I come into the peace of wild things who do not tax their lives with forethought of grief. . . For a time I rest in the grace of the world, and am free. ~Wendell Berry, American poet and visionary
November has been a turbulent month. October was a slow graceful dance into the dying year, still filled with bloom and color, but November’s winds and weather grabbed and shook the world into the gateway of winter. For the first time in many years, I ordered bulbs to plant in the garden. Inspired by the renewal of the garden paths (see The Big Picture), I imagined a glorious spring filled with bulbs blooming in impossible beauty. What I forgot was how low one must bend to plant them in the earth!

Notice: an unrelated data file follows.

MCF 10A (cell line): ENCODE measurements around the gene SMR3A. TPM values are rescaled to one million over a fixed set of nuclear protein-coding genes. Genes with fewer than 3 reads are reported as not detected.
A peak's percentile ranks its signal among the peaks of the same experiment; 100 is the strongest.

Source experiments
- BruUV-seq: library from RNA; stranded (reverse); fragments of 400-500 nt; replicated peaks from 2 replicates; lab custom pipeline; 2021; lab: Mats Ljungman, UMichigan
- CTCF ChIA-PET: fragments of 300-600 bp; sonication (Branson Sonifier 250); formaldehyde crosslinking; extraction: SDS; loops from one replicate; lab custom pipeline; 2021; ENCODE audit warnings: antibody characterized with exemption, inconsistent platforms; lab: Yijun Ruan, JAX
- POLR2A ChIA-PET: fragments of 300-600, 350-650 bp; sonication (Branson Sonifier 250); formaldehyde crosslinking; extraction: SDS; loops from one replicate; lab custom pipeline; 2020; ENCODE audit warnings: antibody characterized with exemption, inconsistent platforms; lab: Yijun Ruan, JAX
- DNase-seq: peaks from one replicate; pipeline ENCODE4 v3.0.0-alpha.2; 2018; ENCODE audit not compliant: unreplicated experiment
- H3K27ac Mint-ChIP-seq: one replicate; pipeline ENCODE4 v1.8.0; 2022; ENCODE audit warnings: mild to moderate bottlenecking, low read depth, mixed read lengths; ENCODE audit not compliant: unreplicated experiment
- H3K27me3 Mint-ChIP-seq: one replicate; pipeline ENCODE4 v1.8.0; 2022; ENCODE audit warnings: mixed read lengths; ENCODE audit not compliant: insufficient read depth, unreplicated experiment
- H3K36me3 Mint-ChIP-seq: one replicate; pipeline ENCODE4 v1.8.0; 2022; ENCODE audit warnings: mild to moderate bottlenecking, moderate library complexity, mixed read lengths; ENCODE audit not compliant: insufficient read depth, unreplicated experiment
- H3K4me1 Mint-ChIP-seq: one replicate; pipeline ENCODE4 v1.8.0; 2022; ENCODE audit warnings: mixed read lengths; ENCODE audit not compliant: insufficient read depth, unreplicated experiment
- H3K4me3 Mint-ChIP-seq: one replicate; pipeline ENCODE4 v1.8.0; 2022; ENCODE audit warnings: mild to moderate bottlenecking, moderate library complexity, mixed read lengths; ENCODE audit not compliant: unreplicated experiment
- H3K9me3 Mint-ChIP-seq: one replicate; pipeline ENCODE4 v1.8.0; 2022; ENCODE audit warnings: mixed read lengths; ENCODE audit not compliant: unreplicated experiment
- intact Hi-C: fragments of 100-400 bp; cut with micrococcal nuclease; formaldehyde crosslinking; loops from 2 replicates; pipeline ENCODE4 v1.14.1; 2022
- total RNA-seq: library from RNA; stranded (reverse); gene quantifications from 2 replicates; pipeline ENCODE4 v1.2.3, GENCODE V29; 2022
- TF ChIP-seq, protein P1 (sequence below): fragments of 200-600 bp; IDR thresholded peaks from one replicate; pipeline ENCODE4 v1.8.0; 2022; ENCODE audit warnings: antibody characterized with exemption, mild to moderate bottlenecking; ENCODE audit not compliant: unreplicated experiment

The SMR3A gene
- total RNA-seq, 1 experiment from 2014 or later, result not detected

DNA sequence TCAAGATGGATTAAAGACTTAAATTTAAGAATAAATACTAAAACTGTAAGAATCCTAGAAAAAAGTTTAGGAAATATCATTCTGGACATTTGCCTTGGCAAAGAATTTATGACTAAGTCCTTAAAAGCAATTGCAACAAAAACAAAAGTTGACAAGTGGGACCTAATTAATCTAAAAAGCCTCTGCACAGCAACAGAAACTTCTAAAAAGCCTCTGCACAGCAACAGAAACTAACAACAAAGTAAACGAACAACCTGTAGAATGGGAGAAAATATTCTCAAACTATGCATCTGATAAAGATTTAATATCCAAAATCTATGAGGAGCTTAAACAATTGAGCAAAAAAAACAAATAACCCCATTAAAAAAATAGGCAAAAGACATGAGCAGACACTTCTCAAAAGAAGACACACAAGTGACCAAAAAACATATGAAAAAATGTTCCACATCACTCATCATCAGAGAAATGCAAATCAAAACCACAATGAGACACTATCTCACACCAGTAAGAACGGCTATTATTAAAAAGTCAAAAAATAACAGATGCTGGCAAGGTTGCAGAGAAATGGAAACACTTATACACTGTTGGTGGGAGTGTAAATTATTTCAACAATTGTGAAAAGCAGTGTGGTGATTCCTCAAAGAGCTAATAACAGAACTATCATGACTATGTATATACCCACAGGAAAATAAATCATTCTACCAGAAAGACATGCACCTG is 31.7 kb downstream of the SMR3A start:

After weeks of digging, only a last few crocus and scilla remain on my dining room table, awaiting placement along the path to the birdbath. After waves of sleet, rain, ferocious winds, and snow, this weekend’s mild temperatures may soften the frozen soil and provide a moment’s grace to complete the work of this weary but hopeful gardener. Winter has arrived, snow lies all around and the only growth in nature is taking place unseen, underground. The growing season is on pause and I am content to rest from my garden labors and dream about the spring to come. A moment’s grace indeed. Click on any photo to start the slideshow (All photos ©2014 Lynn Emberg Purse, All Rights Reserved).
We learn from our gardens to deal with the most urgent question of the time: How much is enough? ~Wendell Berry
Wendell Berry, poet, book author, gardener, and environmental visionary, was interviewed by Bill Moyers last year. See the amazing video here at Wendell Berry on His Hopes for Humanity and listen to him read “The Peace of Wild Things” (20:36).